Gourdikian used his status as a police officer to get around the 10-day waiting period to buy weapons via waivers provided by Sanchez. In May 2015, Gourdikian used a waiver from Chief Sanchez to purchase a Glock 43 handgun. That waiver specifically stated the weapon would not be resold and was being purchased for off-duty use, but a week later Gourdikian advertised the same type of weapon for sale on Calguns.

The weapon was not accounted for when the ATF seized weapons from Gourdikian’s home on Feb. 17, 2017.

“Bringing a case against a law enforcement officer is never pleasant,” said Bill McMullan, special agent in charge of the ATF Los Angeles field division. “But we hold public safety and a commitment to justice above everything.”

The indictment raises even more questions about who Gourdikian was selling weapons to on several occasions. The Pasadena police lieutenant allegedly sold multiple weapons in gang-ridden areas.

According to the indictment, on June 5, 2015 Gourdikian sold eight weapons to a buyer in Duarte. On July 17 that year, he sold three more weapons to a buyer in that area. Another eight-weapon transaction was made in Duarte on Dec. 4. The ATF has traced all of the weapons that Gourdikian sold, Colbrun said. The indictment includes data on each of the weapons in question.

There have been no reports that any of the weapons allegedly sold by Gourdikian were used in any crimes.

“In these days of escalating gun violence, it is important to enforce our firearms laws vigorously,” said US Attorney Nicola T. Hanna, who is prosecuting Gourdikian. “Those who sell guns illegally need to be held accountable, especially those who abuse a position of public trust.”

Gourdikian is also charged with twice having falsely certified on ATF forms that he was the actual buyer of a firearm, when at the time of the certification he had already agreed to sell the firearm to another person.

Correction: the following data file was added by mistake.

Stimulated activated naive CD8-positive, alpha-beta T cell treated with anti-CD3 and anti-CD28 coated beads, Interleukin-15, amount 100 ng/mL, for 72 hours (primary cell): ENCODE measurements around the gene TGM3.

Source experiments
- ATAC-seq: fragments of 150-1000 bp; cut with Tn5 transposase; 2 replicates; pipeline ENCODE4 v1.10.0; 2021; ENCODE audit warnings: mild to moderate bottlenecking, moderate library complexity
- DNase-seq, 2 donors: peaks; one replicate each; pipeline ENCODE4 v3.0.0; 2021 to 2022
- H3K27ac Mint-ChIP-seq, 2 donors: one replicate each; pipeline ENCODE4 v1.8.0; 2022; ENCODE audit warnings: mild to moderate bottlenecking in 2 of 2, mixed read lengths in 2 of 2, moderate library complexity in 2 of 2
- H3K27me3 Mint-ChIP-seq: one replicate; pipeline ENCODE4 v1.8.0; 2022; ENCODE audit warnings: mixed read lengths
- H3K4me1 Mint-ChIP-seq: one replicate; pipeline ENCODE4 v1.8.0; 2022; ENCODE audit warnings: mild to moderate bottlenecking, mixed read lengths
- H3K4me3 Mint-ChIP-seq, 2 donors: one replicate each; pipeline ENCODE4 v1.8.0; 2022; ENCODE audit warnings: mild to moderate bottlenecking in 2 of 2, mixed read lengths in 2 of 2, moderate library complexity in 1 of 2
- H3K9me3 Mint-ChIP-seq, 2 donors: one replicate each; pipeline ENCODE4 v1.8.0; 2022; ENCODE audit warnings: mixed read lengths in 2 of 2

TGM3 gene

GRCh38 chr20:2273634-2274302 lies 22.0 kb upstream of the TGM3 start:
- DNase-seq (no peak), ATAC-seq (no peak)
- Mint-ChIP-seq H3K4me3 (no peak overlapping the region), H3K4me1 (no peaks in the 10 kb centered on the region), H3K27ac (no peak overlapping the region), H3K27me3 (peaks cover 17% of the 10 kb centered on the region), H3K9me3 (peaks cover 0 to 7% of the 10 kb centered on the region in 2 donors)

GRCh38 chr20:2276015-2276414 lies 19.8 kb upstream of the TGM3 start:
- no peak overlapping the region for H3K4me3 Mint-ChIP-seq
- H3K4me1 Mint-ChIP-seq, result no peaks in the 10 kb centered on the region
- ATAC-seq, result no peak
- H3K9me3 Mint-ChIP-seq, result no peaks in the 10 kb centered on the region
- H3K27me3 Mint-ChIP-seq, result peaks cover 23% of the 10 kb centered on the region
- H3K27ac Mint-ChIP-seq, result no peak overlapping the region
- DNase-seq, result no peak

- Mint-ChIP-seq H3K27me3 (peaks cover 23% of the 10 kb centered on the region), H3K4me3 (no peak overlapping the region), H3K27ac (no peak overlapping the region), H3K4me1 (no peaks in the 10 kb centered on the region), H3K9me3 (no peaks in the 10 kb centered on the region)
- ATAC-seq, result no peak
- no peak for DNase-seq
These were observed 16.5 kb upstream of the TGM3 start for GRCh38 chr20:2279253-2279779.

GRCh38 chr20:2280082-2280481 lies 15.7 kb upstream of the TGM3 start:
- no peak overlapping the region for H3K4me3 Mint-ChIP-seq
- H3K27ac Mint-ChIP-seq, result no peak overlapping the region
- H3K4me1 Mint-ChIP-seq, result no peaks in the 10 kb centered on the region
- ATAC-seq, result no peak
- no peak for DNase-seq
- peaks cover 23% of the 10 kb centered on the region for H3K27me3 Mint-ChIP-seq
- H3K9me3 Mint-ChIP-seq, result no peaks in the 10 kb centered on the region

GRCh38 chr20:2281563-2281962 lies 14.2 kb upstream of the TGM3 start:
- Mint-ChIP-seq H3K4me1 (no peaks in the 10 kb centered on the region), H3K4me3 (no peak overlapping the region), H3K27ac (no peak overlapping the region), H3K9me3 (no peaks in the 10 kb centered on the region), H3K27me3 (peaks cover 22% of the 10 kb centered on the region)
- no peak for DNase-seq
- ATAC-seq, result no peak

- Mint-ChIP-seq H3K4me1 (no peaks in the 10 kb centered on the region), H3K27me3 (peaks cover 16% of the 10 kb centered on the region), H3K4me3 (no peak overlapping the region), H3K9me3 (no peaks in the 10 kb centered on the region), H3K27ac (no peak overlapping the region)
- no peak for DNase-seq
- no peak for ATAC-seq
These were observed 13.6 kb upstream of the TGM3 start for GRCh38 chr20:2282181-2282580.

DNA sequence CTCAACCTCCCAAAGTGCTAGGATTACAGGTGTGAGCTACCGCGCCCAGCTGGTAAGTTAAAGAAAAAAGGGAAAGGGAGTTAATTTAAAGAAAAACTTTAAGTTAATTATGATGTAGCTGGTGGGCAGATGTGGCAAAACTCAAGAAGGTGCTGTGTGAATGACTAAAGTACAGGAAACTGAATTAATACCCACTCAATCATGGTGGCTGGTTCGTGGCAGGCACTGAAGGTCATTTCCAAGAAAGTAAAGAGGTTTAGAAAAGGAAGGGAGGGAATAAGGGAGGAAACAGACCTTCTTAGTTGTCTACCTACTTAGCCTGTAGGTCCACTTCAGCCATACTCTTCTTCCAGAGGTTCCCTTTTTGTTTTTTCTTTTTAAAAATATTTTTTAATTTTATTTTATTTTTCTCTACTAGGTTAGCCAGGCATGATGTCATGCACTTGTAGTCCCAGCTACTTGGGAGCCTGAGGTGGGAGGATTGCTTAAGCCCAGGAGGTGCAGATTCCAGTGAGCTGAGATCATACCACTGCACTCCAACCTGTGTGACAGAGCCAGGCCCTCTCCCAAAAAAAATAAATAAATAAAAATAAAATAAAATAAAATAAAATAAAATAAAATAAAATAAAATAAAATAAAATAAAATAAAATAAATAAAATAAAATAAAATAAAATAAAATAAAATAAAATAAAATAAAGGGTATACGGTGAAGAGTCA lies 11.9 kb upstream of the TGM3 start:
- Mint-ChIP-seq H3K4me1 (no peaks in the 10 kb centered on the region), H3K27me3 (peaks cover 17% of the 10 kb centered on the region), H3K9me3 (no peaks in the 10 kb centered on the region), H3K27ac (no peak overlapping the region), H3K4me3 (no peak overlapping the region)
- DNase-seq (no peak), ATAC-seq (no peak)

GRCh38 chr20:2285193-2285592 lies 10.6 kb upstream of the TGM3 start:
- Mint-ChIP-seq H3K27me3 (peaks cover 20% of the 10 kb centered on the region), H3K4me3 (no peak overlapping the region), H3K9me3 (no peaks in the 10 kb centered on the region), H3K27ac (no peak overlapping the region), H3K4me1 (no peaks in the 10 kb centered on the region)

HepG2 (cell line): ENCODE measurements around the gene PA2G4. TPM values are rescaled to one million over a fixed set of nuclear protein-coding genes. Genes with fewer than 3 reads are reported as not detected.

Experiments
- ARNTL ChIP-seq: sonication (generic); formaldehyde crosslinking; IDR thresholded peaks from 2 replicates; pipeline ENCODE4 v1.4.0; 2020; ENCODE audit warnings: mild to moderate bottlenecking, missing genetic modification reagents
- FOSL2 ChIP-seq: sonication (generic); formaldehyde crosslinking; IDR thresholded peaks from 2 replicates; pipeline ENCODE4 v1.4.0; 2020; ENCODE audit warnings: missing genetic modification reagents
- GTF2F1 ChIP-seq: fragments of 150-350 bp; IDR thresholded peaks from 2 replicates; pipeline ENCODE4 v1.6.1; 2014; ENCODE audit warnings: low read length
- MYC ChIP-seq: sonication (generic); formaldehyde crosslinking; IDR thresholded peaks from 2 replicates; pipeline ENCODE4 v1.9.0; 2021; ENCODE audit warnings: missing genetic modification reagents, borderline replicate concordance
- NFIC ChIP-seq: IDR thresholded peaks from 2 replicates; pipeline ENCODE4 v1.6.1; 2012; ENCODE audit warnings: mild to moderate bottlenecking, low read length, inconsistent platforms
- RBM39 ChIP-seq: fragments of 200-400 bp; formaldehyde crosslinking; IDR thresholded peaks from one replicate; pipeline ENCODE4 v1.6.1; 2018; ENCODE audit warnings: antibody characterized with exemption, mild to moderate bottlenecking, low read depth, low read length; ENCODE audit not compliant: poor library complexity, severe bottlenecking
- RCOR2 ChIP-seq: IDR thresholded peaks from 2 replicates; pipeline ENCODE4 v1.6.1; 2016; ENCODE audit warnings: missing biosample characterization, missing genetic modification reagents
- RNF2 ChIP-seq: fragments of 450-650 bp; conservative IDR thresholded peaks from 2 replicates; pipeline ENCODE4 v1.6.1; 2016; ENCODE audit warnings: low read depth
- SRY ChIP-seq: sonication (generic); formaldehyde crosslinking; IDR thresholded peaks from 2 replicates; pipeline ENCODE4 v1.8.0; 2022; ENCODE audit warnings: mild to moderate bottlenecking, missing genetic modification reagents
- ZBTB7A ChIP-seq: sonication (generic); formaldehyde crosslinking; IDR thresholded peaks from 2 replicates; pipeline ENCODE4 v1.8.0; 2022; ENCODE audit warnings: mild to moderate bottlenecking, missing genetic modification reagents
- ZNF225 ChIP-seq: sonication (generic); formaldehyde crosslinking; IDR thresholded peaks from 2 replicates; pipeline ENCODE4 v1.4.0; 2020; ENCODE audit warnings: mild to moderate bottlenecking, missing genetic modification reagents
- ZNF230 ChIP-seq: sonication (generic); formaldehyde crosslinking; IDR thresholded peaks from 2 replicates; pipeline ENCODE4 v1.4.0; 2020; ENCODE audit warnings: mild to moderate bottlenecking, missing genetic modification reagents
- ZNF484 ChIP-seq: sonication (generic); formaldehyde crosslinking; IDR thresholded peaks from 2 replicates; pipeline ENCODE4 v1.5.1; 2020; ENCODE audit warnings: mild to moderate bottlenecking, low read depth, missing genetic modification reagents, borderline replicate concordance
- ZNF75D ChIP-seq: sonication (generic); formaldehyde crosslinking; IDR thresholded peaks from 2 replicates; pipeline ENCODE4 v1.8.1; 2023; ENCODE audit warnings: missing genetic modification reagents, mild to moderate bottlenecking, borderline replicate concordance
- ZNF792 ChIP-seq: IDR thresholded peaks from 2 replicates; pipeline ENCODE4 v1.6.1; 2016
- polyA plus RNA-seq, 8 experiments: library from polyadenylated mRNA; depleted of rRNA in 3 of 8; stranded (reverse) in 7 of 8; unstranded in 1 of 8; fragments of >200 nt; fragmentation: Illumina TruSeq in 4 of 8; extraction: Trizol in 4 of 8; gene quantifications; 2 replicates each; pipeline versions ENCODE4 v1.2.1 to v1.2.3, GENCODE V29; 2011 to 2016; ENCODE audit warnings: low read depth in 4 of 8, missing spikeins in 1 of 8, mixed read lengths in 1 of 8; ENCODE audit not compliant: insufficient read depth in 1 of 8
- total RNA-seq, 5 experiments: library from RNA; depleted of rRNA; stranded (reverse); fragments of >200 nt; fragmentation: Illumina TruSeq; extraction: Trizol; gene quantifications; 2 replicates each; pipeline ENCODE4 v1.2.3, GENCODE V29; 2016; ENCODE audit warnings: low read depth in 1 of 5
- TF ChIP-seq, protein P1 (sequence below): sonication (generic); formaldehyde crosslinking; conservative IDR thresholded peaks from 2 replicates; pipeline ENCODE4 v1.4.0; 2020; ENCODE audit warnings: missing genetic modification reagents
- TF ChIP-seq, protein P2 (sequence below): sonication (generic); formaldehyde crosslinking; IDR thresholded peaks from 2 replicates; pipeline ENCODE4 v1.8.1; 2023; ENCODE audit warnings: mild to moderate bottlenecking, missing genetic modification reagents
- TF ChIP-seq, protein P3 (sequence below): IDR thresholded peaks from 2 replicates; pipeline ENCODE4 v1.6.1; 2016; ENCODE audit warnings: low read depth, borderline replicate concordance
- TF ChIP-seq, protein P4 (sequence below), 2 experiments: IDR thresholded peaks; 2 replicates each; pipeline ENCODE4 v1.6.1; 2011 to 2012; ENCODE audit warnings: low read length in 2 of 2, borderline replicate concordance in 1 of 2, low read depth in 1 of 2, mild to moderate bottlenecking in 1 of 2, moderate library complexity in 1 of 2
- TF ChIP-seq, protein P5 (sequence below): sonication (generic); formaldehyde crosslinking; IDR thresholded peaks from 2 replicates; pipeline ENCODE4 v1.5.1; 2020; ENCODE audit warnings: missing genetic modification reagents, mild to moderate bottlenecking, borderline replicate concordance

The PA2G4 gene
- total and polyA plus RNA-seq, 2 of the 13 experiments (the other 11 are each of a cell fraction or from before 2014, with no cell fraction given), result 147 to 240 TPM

When the police raided his home, they seized an unregistered short barrel rifle.

After Gourdikian was arrested, the ATF released a memo to police chiefs in Los Angeles, calling on them to educate their officers about selling weapons.

“Last year when ATF sent out the law enforcement advisory educating LE on the definition of ‘engaging in a business’ it was because the Los Angeles field division has discovered some law enforcement officers who did not have a federal firearms license [FFL] were purchasing off-roster firearms and reselling those firearms to non-law enforcement entities for a profit,” Colbrun said.

The memo did not mention Gourdikian by name.

City officials claimed Gourdikian never performed any illegal activities in connection with his job despite the fact that he used his position to obtain the waivers and used his city email address to do business on Calguns.

“He’s committed to fighting the charges against him,” attorney Robert Kalunian said during the hearing Friday.

Kalunian appeared for Gourdikian’s attorney Mark Geragos.

Kalunian would not speak to reporters after the arraignment.

Gourdikian, Kalunian and Geragos served together on the Pasadena Armenian Genocide Memorial Committee in 2014-15.

A civilian told the Weekly that Gourdkian attempted to sell him a military-grade gun after a police fundraiser. The department began an investigation after questions about the activity at the event uncovered the alleged attempt to sell the weapon in 2014. 

Despite that investigation and multiple waivers for weapons, Gourdikian was promoted to department spokesperson in 2016.